And of course LE CORBEAU took Clouzot out of his Inspector Wens phase and led to a totally different (and much darker) career arc. The two 50s thrillers Mike mentions at the close of his Clouzot commentary make up 82% of the votes cast for Clouzot films in the IMDB ratings, while L'ASSASSIN's vote total represents just 2%. I think we can say that Clouzot's fan base has not really seen fit to fully explore his filmography...
I will leave it to ChiBob, connoisseur of the more scantily-clad sub-species of (not quite) noir, to weigh in on HIDEOUT IN THE SUN--or is that HIDE OUT IN THE SUN??
They're not all noir: "L'assassin habite...au 21" (1942) and "Hideout in the Sun" (1960)
Posted by Solomon on 8/13/2017, 4:33 am
The Murderer Lives at Number 21 (1942) aka L'assassin habite...au 21" is not a noir. It's a comic mystery, with the emphasis on light comedy. Killings are occurring by various means and calling cards are being left behind with the name "Mister Durand", taunting the police. Pierre Fresnay, well-known from such films as "The Man Who Knew Too Much" (1934), "The Last One of the Six" (1941) and "The Grand Illusion" (1937), is the detective on the case. A humorous sequence of buck-passing in the official bureaucracy lands him the job. He lives in with mistress Suzy Delair, who is a raucous comic presence. Voluble female sidekicks are common in the 1940s comic mysteries, but I personally find them awfully irritating and disruptive of the story. A far more thoughtful and helpful type is played by Lucille Ball in "The Dark Corner" (1946) and Myrna Loy's Nora Charles is very easy to take.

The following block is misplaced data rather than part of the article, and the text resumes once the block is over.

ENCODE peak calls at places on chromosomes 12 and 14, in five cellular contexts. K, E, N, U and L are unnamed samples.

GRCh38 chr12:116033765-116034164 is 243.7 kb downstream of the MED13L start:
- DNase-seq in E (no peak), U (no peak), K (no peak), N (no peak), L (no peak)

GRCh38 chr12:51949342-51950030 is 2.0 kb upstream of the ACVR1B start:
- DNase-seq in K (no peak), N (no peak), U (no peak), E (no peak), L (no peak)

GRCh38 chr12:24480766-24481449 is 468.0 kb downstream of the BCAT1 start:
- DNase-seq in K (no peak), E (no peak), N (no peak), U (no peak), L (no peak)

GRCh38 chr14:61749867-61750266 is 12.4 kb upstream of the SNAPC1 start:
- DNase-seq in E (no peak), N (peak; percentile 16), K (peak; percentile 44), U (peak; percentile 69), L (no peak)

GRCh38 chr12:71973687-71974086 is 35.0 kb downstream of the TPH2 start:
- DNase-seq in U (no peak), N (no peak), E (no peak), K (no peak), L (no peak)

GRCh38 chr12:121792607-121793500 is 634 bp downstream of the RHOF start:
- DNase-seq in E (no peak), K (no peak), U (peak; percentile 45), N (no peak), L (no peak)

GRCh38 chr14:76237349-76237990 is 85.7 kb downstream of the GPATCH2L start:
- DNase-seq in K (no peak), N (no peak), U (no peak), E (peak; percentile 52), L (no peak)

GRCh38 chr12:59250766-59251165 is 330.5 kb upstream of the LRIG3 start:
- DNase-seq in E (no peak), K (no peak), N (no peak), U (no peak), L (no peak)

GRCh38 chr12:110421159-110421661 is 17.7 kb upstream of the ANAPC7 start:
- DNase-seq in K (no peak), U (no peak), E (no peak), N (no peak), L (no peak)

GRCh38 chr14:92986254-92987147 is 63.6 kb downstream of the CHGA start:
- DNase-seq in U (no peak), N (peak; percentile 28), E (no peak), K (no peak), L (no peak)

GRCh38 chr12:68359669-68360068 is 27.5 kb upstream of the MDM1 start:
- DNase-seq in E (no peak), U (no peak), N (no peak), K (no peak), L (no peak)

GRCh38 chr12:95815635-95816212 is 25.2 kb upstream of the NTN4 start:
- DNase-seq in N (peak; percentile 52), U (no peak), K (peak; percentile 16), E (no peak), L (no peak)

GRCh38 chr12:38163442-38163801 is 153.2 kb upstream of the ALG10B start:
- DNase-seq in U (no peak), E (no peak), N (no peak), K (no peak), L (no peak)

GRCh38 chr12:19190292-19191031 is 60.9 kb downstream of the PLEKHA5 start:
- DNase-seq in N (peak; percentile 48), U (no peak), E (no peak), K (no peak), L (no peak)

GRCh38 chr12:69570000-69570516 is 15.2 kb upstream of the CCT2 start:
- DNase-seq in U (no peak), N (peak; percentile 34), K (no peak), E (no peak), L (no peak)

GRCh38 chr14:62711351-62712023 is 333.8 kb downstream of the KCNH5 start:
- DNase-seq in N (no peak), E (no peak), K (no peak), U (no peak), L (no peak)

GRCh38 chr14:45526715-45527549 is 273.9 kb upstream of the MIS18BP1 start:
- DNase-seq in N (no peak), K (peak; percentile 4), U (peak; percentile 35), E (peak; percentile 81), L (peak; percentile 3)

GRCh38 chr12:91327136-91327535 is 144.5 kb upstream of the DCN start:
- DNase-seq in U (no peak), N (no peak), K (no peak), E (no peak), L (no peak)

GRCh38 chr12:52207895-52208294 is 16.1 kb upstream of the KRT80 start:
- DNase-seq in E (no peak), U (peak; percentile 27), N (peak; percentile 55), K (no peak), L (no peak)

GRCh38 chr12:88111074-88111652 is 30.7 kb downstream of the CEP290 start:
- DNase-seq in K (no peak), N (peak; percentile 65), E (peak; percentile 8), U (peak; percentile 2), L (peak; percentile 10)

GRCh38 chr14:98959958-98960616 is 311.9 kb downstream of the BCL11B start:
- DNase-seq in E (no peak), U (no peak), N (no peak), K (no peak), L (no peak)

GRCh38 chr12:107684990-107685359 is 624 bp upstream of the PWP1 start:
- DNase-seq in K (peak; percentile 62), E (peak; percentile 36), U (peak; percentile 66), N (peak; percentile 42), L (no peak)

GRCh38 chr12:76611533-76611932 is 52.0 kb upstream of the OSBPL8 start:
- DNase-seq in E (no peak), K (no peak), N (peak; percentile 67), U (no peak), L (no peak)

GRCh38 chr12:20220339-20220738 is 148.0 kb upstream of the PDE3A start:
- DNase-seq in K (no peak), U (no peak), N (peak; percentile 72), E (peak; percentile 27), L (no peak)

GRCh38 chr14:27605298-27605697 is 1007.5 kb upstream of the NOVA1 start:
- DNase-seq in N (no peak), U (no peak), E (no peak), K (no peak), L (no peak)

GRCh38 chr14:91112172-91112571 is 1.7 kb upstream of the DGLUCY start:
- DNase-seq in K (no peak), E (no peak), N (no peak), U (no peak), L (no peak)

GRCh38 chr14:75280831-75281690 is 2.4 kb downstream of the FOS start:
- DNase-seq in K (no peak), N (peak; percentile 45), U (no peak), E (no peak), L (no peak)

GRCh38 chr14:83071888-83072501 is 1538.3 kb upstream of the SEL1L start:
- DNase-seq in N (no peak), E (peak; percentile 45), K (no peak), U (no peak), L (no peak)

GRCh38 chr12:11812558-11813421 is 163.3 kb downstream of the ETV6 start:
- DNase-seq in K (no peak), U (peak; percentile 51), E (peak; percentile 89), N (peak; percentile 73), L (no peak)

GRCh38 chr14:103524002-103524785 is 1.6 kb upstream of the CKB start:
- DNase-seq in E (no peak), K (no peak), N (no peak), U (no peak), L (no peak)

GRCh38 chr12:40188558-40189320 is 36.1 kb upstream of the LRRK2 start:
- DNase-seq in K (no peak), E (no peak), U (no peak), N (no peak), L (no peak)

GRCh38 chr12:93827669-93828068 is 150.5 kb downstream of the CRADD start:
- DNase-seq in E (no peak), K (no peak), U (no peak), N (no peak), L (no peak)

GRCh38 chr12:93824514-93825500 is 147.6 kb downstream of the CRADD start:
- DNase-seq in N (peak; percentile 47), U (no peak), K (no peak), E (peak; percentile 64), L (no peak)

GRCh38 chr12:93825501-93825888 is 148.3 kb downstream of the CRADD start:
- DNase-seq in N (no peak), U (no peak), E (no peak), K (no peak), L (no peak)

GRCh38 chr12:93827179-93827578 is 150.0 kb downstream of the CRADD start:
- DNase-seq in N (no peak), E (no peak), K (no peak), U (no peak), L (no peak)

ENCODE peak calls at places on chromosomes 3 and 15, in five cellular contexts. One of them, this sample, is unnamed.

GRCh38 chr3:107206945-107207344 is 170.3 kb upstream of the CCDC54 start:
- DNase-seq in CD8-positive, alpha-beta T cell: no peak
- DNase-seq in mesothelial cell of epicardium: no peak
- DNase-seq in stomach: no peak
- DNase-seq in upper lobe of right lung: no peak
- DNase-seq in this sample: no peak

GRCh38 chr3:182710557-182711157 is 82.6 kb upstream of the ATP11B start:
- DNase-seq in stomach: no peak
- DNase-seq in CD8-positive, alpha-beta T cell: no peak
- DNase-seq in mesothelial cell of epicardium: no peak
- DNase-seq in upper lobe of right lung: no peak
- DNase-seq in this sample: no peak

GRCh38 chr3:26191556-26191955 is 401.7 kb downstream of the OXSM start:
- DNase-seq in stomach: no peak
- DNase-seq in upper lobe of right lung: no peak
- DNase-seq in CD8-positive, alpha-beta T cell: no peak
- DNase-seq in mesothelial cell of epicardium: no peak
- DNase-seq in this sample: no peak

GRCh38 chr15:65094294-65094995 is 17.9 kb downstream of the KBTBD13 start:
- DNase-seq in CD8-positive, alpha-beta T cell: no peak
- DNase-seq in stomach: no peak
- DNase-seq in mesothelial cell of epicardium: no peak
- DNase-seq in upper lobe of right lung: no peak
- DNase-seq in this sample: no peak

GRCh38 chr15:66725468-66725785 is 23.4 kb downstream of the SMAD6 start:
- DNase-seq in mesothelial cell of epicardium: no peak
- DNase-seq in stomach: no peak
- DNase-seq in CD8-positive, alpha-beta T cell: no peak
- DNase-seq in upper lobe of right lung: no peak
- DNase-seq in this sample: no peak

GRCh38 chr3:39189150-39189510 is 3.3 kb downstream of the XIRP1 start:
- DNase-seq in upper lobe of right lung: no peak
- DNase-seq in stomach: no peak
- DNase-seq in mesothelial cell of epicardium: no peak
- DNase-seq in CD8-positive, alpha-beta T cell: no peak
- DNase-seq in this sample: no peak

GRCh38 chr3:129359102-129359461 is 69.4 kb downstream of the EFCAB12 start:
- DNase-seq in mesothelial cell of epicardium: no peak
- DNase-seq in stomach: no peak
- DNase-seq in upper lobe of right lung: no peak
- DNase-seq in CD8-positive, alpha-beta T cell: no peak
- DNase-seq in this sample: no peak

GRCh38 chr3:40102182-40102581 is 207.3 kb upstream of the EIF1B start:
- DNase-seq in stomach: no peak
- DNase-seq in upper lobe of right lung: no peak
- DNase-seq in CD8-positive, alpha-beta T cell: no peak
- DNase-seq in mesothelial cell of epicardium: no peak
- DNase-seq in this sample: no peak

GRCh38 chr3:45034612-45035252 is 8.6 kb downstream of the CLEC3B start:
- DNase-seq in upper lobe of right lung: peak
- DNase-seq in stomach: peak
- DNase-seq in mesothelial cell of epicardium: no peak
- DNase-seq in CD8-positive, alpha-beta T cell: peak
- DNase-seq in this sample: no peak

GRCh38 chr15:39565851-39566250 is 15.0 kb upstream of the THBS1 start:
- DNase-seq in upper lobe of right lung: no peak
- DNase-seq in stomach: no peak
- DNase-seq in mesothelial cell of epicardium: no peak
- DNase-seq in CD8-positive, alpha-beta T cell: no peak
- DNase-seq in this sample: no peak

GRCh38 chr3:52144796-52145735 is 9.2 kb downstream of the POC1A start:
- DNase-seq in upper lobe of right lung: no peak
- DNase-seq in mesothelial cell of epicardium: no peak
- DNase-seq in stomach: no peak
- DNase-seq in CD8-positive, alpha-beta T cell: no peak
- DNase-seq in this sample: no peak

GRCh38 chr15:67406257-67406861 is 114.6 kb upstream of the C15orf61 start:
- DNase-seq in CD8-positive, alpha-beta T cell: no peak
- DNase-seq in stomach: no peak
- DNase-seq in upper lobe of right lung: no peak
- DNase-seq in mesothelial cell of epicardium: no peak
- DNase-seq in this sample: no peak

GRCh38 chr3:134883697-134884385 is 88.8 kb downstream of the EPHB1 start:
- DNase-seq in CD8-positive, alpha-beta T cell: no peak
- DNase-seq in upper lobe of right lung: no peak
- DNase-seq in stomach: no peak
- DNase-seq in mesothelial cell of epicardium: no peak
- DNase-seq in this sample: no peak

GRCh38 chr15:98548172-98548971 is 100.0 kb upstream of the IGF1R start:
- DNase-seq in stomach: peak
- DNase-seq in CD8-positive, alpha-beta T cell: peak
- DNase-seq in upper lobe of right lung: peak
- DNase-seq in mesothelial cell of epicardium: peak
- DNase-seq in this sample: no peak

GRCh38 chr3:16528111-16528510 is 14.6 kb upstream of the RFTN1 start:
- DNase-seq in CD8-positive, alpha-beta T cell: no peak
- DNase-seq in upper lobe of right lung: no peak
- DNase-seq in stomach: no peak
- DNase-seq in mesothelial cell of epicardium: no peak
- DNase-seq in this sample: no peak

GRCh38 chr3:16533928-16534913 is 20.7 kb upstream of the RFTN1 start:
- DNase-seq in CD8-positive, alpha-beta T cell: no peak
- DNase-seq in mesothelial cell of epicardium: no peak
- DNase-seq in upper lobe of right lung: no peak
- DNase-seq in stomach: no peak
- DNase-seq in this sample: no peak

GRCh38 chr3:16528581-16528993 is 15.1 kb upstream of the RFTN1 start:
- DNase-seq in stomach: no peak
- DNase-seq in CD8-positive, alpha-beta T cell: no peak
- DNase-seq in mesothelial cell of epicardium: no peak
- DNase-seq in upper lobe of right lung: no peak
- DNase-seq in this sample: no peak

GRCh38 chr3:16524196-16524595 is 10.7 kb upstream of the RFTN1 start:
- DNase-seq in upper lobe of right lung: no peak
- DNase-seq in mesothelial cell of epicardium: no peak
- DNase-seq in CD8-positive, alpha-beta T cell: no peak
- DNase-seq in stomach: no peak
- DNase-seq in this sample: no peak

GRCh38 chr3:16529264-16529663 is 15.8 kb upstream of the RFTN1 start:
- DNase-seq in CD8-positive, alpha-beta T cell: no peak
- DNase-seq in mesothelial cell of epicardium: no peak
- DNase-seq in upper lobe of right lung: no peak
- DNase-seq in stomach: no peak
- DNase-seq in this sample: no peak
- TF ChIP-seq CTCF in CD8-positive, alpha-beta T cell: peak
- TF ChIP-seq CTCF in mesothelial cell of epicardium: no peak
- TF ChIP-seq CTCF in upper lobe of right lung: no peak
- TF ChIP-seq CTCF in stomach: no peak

As boarding house mysteries go, this one is satisfactory, but it lacks tension and suspense until the closing sequence which is darker. For serial killer movies with less comedy, greater visual delight and verve, there are many Italian giallos that have this beat. This delights Clouzot fans, but its character differs greatly from Wages of Fear (1953) and Les Diaboliques (1955).
Two brothers rob a bank and hide out at a nudist club
Author: msroz from United States
12 August 2017
Hideout in the Sun (1960) is an apt title to this picture. I watched the 70-minute version. Two brothers rob a bank, but they're quite different. The more aggressive (Greg Conrad) pulls along the more reluctant (Earl Bauer). They end up stealing the car of Dolores Carlos and take her along, gaining entry to a nudist club from which they hope to meet a boat and make good their escape with $100,000.
I've never been to Miami but I loved the color photography of it, the cars, the highways, the hotels, and so on that occupies the whole opening of the film. It's like old picture postcards come to life. The movie has a decent plot for the most part, only losing credibility toward the end. In return, the film's ending uses a "serpentarium" as location and that's well worth seeing.
In the middle, Bauer and Carlos find themselves attracted to one another, and this sets up conflict with the untrusting and violent Conrad. The middle features the frolicking of nude people in the nudist colony, which looks like a lot of clean fun, forgetting about sunburn.
The budget is clearly tiny. The film editing is rough. Sometimes footage is repeated. The sound track seems distant from the video, even when they are synchronized.
This film is actually memorable.